First and foremost, we want to keep Highlawn a working farm producing traditional farm products like cows, goats, vegetables, eggs and herbs. It has been a working farm since the early 1800’s when the Llewellyns built the house.
We’re happy to use modern technology in our farming practices, but we want to satisfy our own standards in the products we produce and the methods we use.
For instance, our pastures haven’t had herbicides on them since 2005 when we bought the place; and in all likelihood, they haven’t had herbicides on them since back in the 1950’s when part of the land was used for commercial crops. We don’t think herbicides are necessarily dangerous when used correctly, but we just don’t think we need them. We like the idea that those kinds of chemicals are not in the meat, and vegetables we produce.
We don’t feed antibiotics or use hormones on our animals. They are raised as naturally as possible and we don’t find antibiotics a necessary part of our day to day operation. That’s not to say we have never used antibiotics. We have on occasion. We would never withhold treatment of a sick or injured animal if an antibiotic is needed as a cure.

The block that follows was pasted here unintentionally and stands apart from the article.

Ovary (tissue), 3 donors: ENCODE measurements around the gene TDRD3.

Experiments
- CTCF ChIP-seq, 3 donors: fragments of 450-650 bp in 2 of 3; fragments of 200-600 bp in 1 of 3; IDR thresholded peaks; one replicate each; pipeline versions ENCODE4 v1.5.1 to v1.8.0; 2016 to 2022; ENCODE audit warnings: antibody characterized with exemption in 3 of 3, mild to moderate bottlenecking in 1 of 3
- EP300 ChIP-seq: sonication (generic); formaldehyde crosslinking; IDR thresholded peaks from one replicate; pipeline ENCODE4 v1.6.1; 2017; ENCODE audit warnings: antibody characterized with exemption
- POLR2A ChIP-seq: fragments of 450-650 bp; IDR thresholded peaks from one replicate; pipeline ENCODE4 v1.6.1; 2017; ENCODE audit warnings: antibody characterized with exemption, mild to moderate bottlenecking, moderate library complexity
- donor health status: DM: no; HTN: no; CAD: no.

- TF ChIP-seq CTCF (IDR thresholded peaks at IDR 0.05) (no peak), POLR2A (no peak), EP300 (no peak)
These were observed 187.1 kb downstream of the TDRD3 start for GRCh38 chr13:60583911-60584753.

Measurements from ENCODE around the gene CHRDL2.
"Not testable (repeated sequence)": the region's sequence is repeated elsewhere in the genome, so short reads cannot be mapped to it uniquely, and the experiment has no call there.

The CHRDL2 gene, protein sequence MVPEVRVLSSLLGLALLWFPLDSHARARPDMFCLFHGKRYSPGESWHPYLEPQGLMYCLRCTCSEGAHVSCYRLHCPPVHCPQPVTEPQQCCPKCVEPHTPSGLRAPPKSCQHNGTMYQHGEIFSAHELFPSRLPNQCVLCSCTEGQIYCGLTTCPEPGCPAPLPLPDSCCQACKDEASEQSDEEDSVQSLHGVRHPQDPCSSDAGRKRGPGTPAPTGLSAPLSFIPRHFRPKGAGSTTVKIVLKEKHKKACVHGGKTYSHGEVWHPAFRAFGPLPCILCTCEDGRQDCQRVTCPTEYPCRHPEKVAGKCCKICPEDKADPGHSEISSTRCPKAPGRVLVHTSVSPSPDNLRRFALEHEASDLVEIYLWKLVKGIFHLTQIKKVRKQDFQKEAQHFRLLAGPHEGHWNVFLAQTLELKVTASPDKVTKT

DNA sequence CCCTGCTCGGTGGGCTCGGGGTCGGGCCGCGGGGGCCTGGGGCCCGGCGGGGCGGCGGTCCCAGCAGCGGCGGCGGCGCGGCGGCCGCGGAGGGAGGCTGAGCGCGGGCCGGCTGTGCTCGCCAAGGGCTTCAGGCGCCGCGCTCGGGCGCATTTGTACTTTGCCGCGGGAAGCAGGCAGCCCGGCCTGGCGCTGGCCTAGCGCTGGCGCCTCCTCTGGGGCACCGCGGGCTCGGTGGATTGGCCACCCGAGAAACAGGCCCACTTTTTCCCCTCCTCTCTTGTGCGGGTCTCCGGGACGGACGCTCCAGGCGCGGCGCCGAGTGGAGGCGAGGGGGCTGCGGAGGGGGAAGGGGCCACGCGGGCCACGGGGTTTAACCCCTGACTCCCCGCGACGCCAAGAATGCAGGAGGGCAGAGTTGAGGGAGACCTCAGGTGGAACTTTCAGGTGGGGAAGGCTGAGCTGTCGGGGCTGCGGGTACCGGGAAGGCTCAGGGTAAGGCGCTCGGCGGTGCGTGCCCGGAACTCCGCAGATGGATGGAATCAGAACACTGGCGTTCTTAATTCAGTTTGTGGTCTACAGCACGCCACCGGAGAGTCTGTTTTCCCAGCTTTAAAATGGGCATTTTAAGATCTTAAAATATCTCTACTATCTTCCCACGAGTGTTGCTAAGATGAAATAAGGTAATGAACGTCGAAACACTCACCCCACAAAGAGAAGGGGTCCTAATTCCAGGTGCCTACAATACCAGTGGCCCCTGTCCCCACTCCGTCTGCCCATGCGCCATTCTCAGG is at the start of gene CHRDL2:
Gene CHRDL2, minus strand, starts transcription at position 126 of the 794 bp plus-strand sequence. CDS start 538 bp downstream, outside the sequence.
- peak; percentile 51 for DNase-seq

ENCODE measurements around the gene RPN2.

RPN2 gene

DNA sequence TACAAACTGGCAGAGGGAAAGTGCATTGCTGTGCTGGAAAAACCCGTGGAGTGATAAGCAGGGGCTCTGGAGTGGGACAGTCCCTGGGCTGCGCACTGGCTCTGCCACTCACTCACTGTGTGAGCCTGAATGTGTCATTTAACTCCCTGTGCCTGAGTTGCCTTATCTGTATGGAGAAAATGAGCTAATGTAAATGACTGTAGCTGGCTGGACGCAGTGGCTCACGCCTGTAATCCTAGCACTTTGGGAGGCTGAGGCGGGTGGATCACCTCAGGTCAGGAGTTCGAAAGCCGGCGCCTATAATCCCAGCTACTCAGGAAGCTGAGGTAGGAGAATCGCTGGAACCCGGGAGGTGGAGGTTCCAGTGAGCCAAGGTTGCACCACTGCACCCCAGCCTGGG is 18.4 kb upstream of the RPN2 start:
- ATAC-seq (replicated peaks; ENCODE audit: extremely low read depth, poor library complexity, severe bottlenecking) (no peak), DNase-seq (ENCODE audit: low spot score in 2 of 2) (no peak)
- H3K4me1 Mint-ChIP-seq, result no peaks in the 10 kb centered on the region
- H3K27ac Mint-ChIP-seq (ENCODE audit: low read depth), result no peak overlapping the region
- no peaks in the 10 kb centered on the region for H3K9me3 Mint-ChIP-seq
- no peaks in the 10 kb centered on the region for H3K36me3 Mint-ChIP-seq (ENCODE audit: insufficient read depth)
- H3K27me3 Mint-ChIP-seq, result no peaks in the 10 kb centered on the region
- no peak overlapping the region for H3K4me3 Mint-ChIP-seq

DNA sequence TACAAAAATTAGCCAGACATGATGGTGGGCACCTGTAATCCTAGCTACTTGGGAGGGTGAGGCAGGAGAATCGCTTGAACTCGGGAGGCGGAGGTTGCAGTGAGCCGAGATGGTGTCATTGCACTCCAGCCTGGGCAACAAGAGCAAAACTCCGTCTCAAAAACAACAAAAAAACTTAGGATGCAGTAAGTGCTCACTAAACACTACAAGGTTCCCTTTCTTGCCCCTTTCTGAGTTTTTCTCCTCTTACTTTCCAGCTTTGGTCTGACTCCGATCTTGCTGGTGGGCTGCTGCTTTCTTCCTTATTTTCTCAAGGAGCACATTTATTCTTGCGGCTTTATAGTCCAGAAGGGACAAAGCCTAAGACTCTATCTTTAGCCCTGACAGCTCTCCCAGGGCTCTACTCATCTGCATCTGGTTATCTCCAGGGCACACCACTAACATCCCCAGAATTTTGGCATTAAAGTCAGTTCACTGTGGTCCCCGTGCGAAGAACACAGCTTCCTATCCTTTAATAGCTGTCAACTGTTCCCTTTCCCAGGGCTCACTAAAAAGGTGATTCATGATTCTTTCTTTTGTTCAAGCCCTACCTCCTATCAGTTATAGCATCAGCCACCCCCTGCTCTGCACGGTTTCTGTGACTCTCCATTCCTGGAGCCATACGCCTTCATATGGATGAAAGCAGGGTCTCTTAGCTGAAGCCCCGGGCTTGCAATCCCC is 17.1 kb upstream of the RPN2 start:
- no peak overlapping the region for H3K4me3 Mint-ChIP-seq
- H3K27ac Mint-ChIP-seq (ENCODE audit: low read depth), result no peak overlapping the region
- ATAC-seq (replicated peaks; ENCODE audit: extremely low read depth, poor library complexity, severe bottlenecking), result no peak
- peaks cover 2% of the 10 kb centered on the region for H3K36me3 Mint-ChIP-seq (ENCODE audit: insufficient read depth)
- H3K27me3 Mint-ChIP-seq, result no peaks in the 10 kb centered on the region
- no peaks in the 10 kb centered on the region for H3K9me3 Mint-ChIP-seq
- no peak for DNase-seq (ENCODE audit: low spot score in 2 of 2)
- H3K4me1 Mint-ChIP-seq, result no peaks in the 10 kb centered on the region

Really it is ALL about grass. Good mixed grass pastures are only as good as the soil they grow in. We continually struggle with trying to improve our pastures. We run soil tests for pH on a regular basis and apply lime as needed. We use rotational grazing with our cows and goats. The hay we buy for winter feeding ADDS organic matter to our farm; what the cows don’t eat effectively turns into compost in the pastures.
When we purchased the farm many years ago we fenced the cows out of the stream that runs across the front of our property. It meant we lost the use of several acres of land as pasture but it is much better for the cows and greatly improves water quality downstream.